Anna Richardson: The naked truth


Known for daring documentaries that tackle sex, body image and social taboos, Anna Richardson is brave, risky and strong. She is a TV presenter that pushes boundaries and sparks conversation (we’re looking at you, Naked Attraction). Off camera however, she has battled a series of mental health issues, from anxiety, to depression and agoraphobia. In this honest interview with Happiful, Anna speaks out.

“It’s really important to know yourself,” she tells Happiful. “It’s the 21st century!”

“I’m not afraid to talk about anything and I want to try to dispel any taboo,” she explains.

You shouldn't be ashamed to talk about being vulnerable, so I'm OK with nakedness and being mentally naked.

Anna’s known for her frank, gutsy personality and it’s what makes her controversial TV shows so watchable. The Sex Education Show aimed at improving the nation’s knowledge of sexual issues and more recently, Naked Attraction was brought to our screens. The unique dating show certainly isn’t one to watch over dinner, but the British public love it.

Her parents were open-minded and compassionate, Anna tells Happiful, but they lacked emotional depth. In her teens, in the aftermath of her parents’ divorce, Anna struggled to connect with her mum, who’d been profoundly scarred by her own mother’s suicide when she was just 19.

“I think because of that trauma she became emotionally stuck at 19.”

“Once, when I really needed a lot of emotional support, mum turned to me and very coldly said: ‘I will support you practically, but I will not support you emotionally’. I think that was a combination of ‘I can’t because I don’t know how to’ and ‘I won’t support you because why should you get it when I didn’t?’”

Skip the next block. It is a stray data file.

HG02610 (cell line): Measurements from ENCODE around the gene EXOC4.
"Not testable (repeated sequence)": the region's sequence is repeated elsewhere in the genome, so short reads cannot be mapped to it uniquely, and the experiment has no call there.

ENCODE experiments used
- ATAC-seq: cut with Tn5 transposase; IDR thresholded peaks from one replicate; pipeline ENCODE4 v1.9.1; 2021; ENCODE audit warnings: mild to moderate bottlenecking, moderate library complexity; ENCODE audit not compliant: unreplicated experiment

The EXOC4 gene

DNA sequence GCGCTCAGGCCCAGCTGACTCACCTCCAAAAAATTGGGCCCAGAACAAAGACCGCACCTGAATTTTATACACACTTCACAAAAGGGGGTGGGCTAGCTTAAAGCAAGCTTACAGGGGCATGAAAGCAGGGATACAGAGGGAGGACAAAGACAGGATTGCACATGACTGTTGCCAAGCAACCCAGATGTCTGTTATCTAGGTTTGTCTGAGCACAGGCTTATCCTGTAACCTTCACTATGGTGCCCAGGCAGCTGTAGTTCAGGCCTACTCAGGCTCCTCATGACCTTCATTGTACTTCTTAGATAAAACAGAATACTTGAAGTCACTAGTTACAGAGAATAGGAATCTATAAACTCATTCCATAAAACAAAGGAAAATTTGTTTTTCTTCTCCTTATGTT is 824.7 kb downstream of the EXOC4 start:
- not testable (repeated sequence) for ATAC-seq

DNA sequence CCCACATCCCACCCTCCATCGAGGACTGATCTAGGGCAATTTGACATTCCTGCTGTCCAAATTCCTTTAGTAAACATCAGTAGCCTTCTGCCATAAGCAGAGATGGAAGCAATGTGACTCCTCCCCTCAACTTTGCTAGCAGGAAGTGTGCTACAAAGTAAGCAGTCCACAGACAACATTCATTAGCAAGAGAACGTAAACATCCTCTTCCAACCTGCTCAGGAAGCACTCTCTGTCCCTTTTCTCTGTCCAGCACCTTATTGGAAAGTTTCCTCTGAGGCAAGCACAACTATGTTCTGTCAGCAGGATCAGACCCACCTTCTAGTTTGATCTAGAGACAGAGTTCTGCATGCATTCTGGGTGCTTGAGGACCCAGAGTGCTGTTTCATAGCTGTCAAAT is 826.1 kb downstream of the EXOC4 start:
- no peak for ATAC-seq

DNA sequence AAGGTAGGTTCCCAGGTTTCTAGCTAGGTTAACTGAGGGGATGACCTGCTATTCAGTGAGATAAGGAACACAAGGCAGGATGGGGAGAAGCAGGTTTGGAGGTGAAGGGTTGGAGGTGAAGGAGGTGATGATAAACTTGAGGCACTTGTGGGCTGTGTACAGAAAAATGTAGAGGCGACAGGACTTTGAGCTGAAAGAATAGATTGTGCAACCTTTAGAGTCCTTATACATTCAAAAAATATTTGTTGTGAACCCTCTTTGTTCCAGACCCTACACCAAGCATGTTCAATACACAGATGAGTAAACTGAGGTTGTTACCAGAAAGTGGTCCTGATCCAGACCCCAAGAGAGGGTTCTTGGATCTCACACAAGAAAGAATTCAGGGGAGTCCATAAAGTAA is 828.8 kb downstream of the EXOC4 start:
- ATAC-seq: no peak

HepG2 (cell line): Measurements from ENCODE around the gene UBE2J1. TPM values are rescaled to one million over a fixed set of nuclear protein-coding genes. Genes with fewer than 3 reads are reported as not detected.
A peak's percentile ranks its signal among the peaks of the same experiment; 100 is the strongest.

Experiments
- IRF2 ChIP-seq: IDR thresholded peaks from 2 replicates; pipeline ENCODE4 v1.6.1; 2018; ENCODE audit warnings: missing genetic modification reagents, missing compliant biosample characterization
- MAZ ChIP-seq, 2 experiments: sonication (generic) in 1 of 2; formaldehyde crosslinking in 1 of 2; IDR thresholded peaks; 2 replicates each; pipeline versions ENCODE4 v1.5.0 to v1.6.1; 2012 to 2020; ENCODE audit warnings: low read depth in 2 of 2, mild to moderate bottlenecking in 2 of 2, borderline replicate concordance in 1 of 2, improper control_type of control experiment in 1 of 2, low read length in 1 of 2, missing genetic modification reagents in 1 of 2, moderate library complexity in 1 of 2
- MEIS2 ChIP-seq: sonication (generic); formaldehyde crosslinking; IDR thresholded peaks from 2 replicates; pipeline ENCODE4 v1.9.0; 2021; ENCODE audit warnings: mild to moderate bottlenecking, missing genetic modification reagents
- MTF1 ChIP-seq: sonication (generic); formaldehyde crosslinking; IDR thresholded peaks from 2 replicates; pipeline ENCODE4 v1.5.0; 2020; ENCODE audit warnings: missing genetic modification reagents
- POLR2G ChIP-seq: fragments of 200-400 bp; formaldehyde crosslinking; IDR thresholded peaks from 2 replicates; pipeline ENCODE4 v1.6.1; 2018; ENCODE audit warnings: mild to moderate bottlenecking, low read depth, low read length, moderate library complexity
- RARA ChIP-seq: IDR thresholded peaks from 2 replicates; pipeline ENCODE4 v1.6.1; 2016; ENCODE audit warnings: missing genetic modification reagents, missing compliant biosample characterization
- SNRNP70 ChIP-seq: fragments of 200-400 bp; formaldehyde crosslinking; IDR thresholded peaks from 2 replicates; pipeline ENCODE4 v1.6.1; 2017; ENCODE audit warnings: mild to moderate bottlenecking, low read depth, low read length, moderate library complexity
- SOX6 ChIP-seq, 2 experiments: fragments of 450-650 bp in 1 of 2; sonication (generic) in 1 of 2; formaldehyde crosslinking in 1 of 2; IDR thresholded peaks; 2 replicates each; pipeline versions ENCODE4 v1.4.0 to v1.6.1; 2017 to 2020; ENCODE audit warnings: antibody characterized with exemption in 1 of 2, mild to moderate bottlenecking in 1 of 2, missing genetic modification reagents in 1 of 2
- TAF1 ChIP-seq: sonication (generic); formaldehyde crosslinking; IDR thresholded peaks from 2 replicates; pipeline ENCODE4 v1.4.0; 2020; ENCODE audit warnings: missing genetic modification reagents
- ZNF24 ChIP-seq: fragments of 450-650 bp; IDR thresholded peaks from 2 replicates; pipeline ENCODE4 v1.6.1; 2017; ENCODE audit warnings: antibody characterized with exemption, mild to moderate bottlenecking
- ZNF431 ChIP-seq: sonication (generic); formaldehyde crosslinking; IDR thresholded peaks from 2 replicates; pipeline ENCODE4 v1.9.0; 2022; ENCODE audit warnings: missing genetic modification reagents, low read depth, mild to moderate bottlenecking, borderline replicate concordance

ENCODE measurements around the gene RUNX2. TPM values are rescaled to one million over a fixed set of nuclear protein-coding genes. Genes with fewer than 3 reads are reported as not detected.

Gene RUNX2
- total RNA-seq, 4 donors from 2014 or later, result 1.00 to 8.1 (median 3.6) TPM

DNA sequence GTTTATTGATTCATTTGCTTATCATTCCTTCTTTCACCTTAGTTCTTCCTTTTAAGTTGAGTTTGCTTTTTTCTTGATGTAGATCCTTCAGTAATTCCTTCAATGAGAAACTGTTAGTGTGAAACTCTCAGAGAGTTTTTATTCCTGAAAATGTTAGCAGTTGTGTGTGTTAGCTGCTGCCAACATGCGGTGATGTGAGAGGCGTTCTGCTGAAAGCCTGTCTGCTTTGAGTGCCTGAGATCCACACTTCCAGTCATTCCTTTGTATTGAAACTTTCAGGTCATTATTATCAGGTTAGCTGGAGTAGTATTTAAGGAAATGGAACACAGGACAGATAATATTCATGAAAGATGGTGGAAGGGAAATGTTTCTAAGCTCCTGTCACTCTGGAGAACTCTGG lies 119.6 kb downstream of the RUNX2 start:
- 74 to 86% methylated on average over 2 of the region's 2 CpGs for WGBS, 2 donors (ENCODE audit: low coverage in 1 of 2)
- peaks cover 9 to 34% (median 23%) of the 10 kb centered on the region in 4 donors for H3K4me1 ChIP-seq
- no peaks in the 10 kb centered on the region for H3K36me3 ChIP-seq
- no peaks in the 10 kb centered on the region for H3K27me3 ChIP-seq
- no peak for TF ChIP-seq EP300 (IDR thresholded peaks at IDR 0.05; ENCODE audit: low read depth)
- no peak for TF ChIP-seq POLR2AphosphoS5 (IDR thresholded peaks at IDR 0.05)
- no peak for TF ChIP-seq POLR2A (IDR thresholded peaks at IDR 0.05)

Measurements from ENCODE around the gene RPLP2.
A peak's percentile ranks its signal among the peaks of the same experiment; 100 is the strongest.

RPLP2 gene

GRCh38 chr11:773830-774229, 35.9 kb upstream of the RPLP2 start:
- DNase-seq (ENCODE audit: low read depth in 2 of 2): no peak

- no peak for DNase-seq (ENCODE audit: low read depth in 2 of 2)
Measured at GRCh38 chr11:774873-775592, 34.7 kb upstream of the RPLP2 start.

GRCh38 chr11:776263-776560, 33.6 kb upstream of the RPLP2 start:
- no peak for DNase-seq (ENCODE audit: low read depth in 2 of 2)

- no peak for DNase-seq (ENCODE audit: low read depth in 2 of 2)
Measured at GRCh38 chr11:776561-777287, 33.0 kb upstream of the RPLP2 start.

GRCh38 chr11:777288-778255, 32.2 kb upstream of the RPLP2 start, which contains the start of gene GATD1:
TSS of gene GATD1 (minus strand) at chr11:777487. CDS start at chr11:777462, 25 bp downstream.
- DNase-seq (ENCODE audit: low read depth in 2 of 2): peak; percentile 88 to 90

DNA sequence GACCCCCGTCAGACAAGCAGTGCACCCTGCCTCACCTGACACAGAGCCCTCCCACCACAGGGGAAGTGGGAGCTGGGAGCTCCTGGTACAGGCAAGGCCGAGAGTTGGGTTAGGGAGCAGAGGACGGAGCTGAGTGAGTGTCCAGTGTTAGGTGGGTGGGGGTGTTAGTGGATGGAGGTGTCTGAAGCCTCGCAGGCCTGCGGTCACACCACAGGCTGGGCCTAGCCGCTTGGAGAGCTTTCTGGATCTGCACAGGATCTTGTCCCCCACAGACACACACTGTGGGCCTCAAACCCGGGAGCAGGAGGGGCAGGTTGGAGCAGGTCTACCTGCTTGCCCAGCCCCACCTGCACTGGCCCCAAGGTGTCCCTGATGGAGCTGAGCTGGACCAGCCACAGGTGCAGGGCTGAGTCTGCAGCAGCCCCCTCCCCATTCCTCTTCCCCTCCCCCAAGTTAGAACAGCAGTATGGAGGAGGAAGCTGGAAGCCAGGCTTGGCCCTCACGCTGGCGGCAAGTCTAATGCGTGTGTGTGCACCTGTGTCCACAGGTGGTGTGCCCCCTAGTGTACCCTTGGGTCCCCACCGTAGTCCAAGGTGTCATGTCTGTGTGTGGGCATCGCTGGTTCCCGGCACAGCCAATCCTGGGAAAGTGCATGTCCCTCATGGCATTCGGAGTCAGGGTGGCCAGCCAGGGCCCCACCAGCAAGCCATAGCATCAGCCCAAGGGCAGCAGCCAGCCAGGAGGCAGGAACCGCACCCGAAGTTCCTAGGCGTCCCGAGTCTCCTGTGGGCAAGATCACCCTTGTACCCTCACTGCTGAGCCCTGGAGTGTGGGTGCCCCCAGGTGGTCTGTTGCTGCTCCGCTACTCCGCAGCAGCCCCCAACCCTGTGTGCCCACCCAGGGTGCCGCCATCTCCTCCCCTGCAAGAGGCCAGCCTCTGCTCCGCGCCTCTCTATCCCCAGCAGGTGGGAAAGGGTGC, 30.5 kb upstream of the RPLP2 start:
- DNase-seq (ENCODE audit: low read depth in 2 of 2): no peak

Anna believes she is genetically prone to mental health issues. She tells the team of her mother’s breakdown and her brother’s OCD. She’s no stranger to therapy.

15 years ago, Anna sought therapy following an incident in a hotel room while on a job, where she woke to find two men in her room, rummaging through her suitcases.

“I was terrified,” she recalls. “I just wanted to get out of that room.”

Anna started experiencing serious mental health problems a month later.

“I suddenly became utterly overwhelmed by severe anxiety and panic disorder,” she says. She was experiencing “thumping, beating heart, sweating, shaking and palpitations”. Anna explains how breathing became difficult, she couldn’t sleep or speak because of an overwhelming fear of the dark. She experienced flashbacks, a symptom of post-traumatic stress disorder (PTSD).

“I was left severely shaken. I was also very fearful of being in crowded situations. I felt very vulnerable and found it very difficult to leave the house.”

Night, the darkness - everything frightened me. I thought I was going mad.

After being prescribed antidepressants, her symptoms got worse. A friend recommended a “brilliant” psychotherapist - just as Anna’s agoraphobia was at a peak.

“I was getting to the point where I couldn’t leave the house and couldn’t use the car,” Anna says. “One day, I rang [my psychotherapist] saying: ‘I can’t make it to see you because I can’t leave the house, I’m too shaky.’”

What happened? The therapist told Anna to leave the house, get in the car and drive herself to her appointment, because is she didn’t “her world would get smaller and smaller”.

“She was being the strict parent that I needed.”

Read the interview The Naked Truth About Anna Richardson or pick up a copy of the January issue of Happiful in your local Waitrose.

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